You’ll have to start eating differently after having weight loss surgery, but that doesn’t mean you’ll have to give up all your favorite foods. Let’s start by talking about how things will be different.
Your stomach acts as a holding tank for food and beverages and as a strong muscle that grinds and churns your food, helping with digestion. Depending on the procedure, weight loss surgery either removes a large portion of your stomach or significantly restricts access to your stomach. And, as you can imagine, reducing the capacity of your stomach makes it much harder for it to do its job.
To help your stomach adapt to this increased workload, you’ll be introduced to a staged diet that features gradual changes in food textures. You’ll drink protein shakes for two weeks and then slowly advance to soft foods for four weeks. With time, you should be able to tolerate a variety of textures, as long as you eat slowly and chew carefully. For more information on the post-operative (and pre-operative) diet, see the Nutrition Resources section of our Center for Metabolic and Bariatric Surgery site.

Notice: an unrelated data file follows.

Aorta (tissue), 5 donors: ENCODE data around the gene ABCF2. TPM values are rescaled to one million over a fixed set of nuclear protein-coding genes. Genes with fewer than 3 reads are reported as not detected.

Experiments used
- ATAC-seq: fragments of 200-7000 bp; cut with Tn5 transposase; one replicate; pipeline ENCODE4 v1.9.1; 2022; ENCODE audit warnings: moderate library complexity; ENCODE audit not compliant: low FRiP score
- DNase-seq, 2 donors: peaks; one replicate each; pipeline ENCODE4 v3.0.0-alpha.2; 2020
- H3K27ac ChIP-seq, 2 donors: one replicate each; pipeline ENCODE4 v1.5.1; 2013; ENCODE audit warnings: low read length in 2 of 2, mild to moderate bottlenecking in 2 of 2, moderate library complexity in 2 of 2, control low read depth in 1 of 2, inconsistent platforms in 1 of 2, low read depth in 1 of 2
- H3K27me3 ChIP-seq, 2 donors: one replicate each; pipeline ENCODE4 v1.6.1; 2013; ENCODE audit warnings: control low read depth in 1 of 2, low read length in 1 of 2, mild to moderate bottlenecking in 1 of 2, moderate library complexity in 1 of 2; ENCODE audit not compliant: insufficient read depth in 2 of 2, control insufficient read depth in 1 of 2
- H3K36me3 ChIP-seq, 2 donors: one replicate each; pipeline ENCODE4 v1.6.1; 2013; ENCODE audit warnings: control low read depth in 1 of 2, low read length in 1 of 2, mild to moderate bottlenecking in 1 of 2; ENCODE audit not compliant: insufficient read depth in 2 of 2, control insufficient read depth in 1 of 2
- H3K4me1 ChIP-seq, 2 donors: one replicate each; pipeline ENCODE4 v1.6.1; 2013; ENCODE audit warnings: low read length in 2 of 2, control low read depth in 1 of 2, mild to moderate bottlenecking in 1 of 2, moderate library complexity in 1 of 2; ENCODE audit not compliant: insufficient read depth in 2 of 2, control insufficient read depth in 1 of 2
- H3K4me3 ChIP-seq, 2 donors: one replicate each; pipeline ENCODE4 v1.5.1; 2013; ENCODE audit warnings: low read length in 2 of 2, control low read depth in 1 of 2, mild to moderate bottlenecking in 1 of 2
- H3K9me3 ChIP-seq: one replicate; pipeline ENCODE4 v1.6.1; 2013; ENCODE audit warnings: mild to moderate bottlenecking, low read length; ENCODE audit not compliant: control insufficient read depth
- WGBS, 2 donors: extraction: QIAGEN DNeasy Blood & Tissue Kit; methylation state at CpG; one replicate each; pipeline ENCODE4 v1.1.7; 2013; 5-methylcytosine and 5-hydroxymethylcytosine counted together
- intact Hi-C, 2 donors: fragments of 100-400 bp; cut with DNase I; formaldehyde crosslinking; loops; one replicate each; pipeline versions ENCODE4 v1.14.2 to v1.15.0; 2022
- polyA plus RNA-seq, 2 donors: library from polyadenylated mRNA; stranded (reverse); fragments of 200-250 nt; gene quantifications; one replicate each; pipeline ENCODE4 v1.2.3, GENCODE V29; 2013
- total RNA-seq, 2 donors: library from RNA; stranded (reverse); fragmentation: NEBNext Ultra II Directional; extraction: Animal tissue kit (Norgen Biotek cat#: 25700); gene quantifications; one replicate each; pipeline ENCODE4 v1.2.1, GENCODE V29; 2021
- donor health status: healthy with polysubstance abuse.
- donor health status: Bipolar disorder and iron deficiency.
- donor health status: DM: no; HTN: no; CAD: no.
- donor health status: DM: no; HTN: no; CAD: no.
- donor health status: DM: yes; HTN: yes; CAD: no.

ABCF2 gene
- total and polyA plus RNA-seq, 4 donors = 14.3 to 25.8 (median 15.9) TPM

Surgery + You = Weight Loss
Weight loss surgery alone doesn’t ensure that you’ll lose weight and keep it off. You also will need to change the way you eat for the rest of your life in order to be successful. This means reducing your calorie intake by eating small portions and avoiding calorie-packed foods and beverages. Fortunately, your modified stomach is a built-in portion control tool, so all you have to do is put healthy foods on your plate and stop when your stomach is full.